Abstract

THE present rapid progress in the development of internal‐combustion engines necessitates rapid and accurate testing methods, and it has been the aim of the electrical industry to produce braking equipment with which the power output can be conveniently and exactly measured. These devices are termed “Electric Dynamometers” and consist of an electric generator, the frame of which is not rigidly secured but so supported as to be able to be swung slightly about the axis of the rotor. This arrangement is no different in principle from the well‐known Prony brake, since the brake‐drum and blocks of the latter are merely replaced by the rotor and swinging frame respectively of the electric machines.

Details

Aircraft Engineering and Aerospace Technology, vol. 8 no. 11
Type: Research Article
ISSN: 0002-2667

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Article
Publication date: 13 April 2018

Diogo Henrique de Bem, Daniel Petzold Barbosa Lima and Ronaldo A. Medeiros-Junior

The purpose of this paper is to verify the influence of superplasticizer and air entrainment admixtures (AEs) in the electrical resistivity of concrete.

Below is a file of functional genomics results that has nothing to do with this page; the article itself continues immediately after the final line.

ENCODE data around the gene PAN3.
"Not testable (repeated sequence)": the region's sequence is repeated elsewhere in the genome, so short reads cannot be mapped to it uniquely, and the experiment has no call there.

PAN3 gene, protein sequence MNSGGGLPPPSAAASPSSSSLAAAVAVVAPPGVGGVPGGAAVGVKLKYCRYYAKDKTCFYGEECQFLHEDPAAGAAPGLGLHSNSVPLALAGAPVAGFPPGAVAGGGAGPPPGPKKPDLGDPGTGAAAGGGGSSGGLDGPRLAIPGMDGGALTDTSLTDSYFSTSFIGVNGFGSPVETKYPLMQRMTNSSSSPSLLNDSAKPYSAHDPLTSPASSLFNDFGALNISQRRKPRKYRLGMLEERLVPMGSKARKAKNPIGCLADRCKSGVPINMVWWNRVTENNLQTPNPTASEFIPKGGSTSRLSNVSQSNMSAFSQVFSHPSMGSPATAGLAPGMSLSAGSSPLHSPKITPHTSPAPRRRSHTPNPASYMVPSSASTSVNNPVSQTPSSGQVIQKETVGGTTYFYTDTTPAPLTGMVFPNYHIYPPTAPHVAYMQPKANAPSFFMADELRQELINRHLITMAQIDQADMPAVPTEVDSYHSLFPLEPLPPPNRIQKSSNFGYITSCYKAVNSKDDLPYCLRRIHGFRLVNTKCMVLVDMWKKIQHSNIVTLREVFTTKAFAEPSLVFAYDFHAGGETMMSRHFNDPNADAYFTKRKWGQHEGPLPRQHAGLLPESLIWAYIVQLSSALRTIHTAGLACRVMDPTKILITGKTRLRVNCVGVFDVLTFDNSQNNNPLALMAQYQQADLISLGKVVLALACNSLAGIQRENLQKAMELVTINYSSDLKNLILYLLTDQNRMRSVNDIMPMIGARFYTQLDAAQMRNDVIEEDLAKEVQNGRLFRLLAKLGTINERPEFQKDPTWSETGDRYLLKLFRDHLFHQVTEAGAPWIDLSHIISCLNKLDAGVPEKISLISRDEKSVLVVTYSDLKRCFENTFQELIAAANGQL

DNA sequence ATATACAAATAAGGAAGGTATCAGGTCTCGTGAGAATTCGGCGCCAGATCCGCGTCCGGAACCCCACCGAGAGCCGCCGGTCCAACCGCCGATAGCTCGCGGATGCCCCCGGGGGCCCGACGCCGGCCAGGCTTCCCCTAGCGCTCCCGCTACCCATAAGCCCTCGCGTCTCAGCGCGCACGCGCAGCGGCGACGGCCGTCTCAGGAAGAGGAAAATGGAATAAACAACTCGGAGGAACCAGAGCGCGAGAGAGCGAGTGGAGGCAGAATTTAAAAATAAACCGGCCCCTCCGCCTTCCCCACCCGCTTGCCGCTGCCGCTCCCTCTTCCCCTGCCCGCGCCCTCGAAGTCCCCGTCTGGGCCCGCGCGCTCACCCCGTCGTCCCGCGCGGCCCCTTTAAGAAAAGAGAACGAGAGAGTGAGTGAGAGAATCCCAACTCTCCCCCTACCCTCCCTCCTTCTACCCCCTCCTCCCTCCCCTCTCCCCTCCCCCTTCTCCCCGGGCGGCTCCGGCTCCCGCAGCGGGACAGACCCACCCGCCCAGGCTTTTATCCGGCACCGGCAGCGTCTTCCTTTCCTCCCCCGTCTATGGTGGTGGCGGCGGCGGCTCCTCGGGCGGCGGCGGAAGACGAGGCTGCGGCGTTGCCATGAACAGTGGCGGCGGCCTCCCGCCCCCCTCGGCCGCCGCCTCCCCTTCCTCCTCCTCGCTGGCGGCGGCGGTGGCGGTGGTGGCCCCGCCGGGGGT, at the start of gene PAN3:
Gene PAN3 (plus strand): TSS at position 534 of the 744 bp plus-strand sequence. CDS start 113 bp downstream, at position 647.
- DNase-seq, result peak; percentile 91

Abstract

Purpose

The purpose of this paper is to verify the influence of superplasticizer and air entrainment admixtures (AEs) in the electrical resistivity of concrete.

Design/methodology/approach

Ten different types of concrete have been studied. Three levels of superplasticizer and air AEs have been used (0.20, 0.35 and 0.50 per cent). Concrete samples were cast and the electrical resistivity was monitored at the ages of 28, 63 and 91 days. Compressive strength and density tests have also been executed.

Findings

The superplasticizer admixture presented an optimal level of 0.35 per cent that significantly increased the electrical resistivity. The air AEs at the same dosage caused a considerable decrease in the electrical resistivity. The concrete with air AEs showed highest resistivity/MPa ratio.

Research limitations/implications

The results should be carefully extrapolated for other materials and admixtures.

Practical implications

The usage of chemicals admixture in concrete is extremely common nowadays. However, only a few authors have studied the impact of such materials on the concrete’s electrical resistivity. Since many other researchers have already correlated electrical resistivity with other concrete’s properties, such as strength, setting time and corrosion probability, it is important to better understand how superplasticizers and air-entraining agents, for instance, impact the resistivity.

Originality/value

The vast majority of studies only tested the resistivity of cement paste or mortar and usually for short period of time (up to 28 days), which seems not to be adequate since the cement reaction continues after that period. This paper fills this gap and studied the impact of admixture on concrete and for a period of 91 days.